The Word of God: How the Bible reads us (4/5)

Making a way in the desert and streams in the wasteland

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The Word of God: How the Bible reads us (4/5)

This is the fourth post in a five part series considering what the Bible teaches about itself. The previous posts in this series are 1. How Not to Read the Bible2. How to Read the Bible, part 1, 3. How to Read the Bible, part 2. The final post in this series is 5. Reading the Bible, a practical guide.

In an interview following the recent Resurgence Conference, Dr D.A. Carson made an incredibly incisive observation that, ‘We read the bible, not to be a master of it, but to be mastered by it’.[1]

In the first of three previous posts in this series, How not to Read the Bible, we considered that there is a right way and wrong way to read Scripture: the right way will always lead us to seeing Jesus more clearly, loving Jesus more deeply and knowing Jesus more fully. The end of Scripture is that we might see Jesus and run to him.

In the second of the three posts, How to Read the Bible, Part 1, we reflected upon the truth that all Scripture is breathed out by God and, as such, carries the very authority of God. This, of course, changes everything. We now approach Scripture in humility and a spirit that longs to see more and learn more of God. We now submit our opinions and views to the word of God, the very standard of truth.

In the third, How to Read the Bible, Part 2, we understood that precisely because all Scripture is breathed out by God, it must also be useful. Indeed, more than useful, Scripture is in fact necessary. And so, therefore, if Scripture leads us to Christ, it also rebukes, exhorts, teaches and trains that believers might be both ‘fully equipped’ and more like Christ.

This, of course, changes the way that we respond to difficulties and problems. Previously we may have relied on our own wisdom and the wisdom of the world, now we turn to Scripture confident that it is both true and helpful.

The promise of Scripture runs even deeper than this. Consider for a moment the writer of Hebrews claims with regards to the nature and effects of Scripture,

For the word of God is living and active, sharper than any two-edged sword, piercing to the division of soul and of spirit, of joints and of marrow, and discerning the thoughts and intentions of the heart. And no creature is hidden from his sight, but all are naked and exposed to the eyes of him to whom we must give account (Hebrews 4:12-13).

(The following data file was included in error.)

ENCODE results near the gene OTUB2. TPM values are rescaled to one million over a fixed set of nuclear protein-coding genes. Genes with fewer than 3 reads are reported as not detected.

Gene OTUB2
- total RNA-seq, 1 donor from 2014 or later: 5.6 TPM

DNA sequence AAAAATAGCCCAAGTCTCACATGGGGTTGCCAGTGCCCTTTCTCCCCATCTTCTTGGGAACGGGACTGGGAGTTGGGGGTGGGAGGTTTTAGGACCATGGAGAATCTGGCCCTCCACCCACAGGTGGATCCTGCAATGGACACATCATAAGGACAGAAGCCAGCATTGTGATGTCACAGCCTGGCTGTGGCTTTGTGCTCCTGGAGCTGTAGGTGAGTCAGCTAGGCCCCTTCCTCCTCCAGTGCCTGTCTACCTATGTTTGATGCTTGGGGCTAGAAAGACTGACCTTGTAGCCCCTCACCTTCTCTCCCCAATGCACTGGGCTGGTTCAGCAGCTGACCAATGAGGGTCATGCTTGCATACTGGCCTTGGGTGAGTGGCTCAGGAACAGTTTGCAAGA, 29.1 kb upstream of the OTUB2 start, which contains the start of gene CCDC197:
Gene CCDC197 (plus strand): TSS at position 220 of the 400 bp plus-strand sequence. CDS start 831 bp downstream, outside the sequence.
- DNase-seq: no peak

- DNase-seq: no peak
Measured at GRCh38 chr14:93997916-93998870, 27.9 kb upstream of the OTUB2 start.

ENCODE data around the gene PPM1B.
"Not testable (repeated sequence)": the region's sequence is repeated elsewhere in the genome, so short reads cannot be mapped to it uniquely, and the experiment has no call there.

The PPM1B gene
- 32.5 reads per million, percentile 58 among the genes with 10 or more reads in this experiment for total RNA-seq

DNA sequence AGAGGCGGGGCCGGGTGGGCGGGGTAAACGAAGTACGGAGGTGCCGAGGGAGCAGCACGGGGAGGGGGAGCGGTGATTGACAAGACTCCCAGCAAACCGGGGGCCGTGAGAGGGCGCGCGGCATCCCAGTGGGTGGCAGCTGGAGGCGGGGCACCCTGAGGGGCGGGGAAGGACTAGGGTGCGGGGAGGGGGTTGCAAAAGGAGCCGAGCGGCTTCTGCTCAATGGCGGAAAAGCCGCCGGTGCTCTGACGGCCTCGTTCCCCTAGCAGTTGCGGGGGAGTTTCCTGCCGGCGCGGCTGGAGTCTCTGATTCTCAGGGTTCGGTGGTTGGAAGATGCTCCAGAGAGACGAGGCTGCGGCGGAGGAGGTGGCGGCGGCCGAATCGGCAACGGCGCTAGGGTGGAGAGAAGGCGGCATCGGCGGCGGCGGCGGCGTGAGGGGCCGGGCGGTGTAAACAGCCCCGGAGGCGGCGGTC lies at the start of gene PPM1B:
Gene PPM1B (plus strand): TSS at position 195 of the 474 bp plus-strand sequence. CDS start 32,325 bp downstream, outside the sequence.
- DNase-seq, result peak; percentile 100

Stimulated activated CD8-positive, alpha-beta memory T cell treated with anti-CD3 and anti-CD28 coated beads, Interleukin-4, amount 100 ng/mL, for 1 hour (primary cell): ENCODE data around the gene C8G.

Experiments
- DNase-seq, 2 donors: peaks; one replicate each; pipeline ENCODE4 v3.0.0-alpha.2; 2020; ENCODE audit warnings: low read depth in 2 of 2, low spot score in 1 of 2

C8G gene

The word of God is living and active

Before we consider what the writer of Hebrews means when he writes that the word of God is ‘living and active’, we must first define what he means when he refers to the word of God. The first part of this answer is to define the broader meaning of the phrase ‘word of God’.

In chapter 13, the writer urges believers to ‘Remember your leaders, those who spoke to you the word of God’ (v. 7) and, in this context, it is clear that it is the Gospel of Jesus Christ which is in view.

The second part of the answer as to what is meant by the phrase, ‘the word of God’, is determined by the context of the passage quoted above.

Earlier in chapters three and the beginning of chapter four, the writer turns his attention to Israel. You will recall the story of the Exodus. God, through Moses, rescues his people from slavery in Egypt with the intention of leading them into the land of promise. Israel, however, responds to this miraculous act of grace in disobedience, ingratitude and with grumbling.

As a result of this disobedience, Israel is left to wander in the desert for forty years until an entire generation (save a faithful few) had died out.

The writer of Hebrews understands that the demise of this ungrateful and faithless generation was not a result of a bad sense of direction, poor map reading or unreliable satellite navigation, but as a direct result of the right and holy judgement of the living God,

As I swore in my wrath, 
‘They shall not enter my rest’ (Hebrews 4:3)

The people rebel, God decrees that they shall not enter his rest and the people perish in the desert.

Against this backdrop, the writer of Hebrews exhorts believers to ‘strive to enter that rest, so that no one may fall by the same sort of disobedience’ (v. 11). This then flows into the passage quote above. In summary, then, the writer of Hebrews is exhorting believers to look back at those who were led out of slavery, to pay heed to the solemn warnings of the Almighty God against disobedience and ingratitude and to remember that this God stands against wickedness and rebellion.

And in this we see the fullness of the gospel, that the same God who, in holiness, righteousness and purity, stands against rebellion, wickedness and sin, enacts rescue in kindness, mercy and love.